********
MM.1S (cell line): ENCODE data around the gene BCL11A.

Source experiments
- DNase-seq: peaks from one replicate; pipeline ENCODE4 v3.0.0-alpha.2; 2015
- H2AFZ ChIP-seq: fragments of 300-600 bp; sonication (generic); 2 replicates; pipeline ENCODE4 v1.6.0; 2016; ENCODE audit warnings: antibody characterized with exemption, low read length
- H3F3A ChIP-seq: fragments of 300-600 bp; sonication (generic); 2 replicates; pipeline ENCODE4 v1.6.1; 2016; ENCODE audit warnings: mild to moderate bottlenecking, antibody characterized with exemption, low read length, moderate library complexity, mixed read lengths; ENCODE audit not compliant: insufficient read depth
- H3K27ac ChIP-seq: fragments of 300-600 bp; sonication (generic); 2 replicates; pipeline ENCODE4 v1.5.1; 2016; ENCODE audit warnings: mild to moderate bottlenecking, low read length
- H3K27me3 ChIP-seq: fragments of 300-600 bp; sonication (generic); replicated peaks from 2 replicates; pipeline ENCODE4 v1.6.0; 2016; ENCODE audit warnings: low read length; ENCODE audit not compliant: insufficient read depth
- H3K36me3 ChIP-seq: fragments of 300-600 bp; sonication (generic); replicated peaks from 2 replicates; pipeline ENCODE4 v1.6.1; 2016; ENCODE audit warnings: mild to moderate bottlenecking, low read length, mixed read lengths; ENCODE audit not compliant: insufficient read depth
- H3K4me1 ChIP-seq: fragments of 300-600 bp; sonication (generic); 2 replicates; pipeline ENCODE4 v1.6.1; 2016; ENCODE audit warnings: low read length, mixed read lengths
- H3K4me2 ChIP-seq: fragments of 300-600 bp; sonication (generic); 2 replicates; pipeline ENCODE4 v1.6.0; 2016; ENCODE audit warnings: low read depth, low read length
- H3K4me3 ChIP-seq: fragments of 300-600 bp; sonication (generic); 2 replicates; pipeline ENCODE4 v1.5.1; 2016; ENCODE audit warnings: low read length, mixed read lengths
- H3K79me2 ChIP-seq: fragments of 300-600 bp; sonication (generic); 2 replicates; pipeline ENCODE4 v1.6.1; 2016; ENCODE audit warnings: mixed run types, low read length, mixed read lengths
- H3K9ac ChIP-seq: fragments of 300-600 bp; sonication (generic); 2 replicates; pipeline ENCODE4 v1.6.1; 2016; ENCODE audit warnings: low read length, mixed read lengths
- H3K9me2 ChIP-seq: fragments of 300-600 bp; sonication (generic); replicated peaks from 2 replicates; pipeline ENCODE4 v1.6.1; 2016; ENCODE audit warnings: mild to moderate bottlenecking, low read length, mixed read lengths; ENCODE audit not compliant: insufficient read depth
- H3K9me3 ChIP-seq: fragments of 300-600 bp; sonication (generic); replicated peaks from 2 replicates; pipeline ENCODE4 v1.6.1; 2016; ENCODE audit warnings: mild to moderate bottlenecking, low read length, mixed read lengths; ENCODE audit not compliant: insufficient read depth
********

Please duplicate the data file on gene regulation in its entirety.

MM.1S (cell line): ENCODE data around the gene BCL11A.

Source experiments
- DNase-seq: peaks from one replicate; pipeline ENCODE4 v3.0.0-alpha.2; 2015
- H2AFZ ChIP-seq: fragments of 300-600 bp; sonication (generic); 2 replicates; pipeline ENCODE4 v1.6.0; 2016; ENCODE audit warnings: antibody characterized with exemption, low read length
- H3F3A ChIP-seq: fragments of 300-600 bp; sonication (generic); 2 replicates; pipeline ENCODE4 v1.6.1; 2016; ENCODE audit warnings: mild to moderate bottlenecking, antibody characterized with exemption, low read length, moderate library complexity, mixed read lengths; ENCODE audit not compliant: insufficient read depth
- H3K27ac ChIP-seq: fragments of 300-600 bp; sonication (generic); 2 replicates; pipeline ENCODE4 v1.5.1; 2016; ENCODE audit warnings: mild to moderate bottlenecking, low read length
- H3K27me3 ChIP-seq: fragments of 300-600 bp; sonication (generic); replicated peaks from 2 replicates; pipeline ENCODE4 v1.6.0; 2016; ENCODE audit warnings: low read length; ENCODE audit not compliant: insufficient read depth
- H3K36me3 ChIP-seq: fragments of 300-600 bp; sonication (generic); replicated peaks from 2 replicates; pipeline ENCODE4 v1.6.1; 2016; ENCODE audit warnings: mild to moderate bottlenecking, low read length, mixed read lengths; ENCODE audit not compliant: insufficient read depth
- H3K4me1 ChIP-seq: fragments of 300-600 bp; sonication (generic); 2 replicates; pipeline ENCODE4 v1.6.1; 2016; ENCODE audit warnings: low read length, mixed read lengths
- H3K4me2 ChIP-seq: fragments of 300-600 bp; sonication (generic); 2 replicates; pipeline ENCODE4 v1.6.0; 2016; ENCODE audit warnings: low read depth, low read length
- H3K4me3 ChIP-seq: fragments of 300-600 bp; sonication (generic); 2 replicates; pipeline ENCODE4 v1.5.1; 2016; ENCODE audit warnings: low read length, mixed read lengths
- H3K79me2 ChIP-seq: fragments of 300-600 bp; sonication (generic); 2 replicates; pipeline ENCODE4 v1.6.1; 2016; ENCODE audit warnings: mixed run types, low read length, mixed read lengths
- H3K9ac ChIP-seq: fragments of 300-600 bp; sonication (generic); 2 replicates; pipeline ENCODE4 v1.6.1; 2016; ENCODE audit warnings: low read length, mixed read lengths
- H3K9me2 ChIP-seq: fragments of 300-600 bp; sonication (generic); replicated peaks from 2 replicates; pipeline ENCODE4 v1.6.1; 2016; ENCODE audit warnings: mild to moderate bottlenecking, low read length, mixed read lengths; ENCODE audit not compliant: insufficient read depth
- H3K9me3 ChIP-seq: fragments of 300-600 bp; sonication (generic); replicated peaks from 2 replicates; pipeline ENCODE4 v1.6.1; 2016; ENCODE audit warnings: mild to moderate bottlenecking, low read length, mixed read lengths; ENCODE audit not compliant: insufficient read depth